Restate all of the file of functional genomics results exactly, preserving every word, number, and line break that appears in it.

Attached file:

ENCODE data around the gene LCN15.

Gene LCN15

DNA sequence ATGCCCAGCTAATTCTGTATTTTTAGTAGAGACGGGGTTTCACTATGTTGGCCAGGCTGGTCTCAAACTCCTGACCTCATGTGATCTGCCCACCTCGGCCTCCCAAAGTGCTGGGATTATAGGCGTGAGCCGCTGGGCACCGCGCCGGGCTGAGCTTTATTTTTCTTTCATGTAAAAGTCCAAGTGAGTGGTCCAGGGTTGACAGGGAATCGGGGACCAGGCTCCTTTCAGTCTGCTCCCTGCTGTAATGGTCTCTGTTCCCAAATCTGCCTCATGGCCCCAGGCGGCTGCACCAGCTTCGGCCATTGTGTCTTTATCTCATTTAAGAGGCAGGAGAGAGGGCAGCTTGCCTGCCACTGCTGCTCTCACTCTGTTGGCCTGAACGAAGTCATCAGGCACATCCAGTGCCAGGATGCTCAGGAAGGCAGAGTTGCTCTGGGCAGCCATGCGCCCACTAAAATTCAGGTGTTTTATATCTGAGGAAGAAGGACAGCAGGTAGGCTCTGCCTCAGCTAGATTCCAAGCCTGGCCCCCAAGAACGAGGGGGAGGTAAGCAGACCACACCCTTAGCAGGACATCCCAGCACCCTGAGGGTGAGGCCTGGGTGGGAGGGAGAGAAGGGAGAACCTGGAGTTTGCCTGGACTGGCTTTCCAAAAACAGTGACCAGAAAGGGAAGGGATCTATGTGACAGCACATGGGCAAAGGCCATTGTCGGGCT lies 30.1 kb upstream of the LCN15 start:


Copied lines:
ENCODE data around the gene LCN15.

Gene LCN15

DNA sequence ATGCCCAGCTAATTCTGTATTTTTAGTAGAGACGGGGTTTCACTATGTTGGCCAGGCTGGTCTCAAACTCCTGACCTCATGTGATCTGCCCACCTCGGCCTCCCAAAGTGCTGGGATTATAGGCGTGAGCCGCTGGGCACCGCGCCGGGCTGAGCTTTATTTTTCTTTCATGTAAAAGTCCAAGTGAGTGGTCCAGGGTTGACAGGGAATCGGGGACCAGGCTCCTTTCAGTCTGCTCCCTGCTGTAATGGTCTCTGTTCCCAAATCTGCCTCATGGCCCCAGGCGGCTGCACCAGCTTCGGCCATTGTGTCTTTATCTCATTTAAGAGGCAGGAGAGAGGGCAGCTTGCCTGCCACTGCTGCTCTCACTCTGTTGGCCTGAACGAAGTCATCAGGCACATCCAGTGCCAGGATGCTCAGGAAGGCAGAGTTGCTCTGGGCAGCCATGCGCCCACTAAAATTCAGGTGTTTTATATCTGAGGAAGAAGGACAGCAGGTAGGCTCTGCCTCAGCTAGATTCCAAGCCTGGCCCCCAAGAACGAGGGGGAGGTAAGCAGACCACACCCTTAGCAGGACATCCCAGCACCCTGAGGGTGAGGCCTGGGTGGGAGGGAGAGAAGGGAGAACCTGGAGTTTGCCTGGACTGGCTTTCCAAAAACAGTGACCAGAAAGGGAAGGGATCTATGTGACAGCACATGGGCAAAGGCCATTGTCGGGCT lies 30.1 kb upstream of the LCN15 start: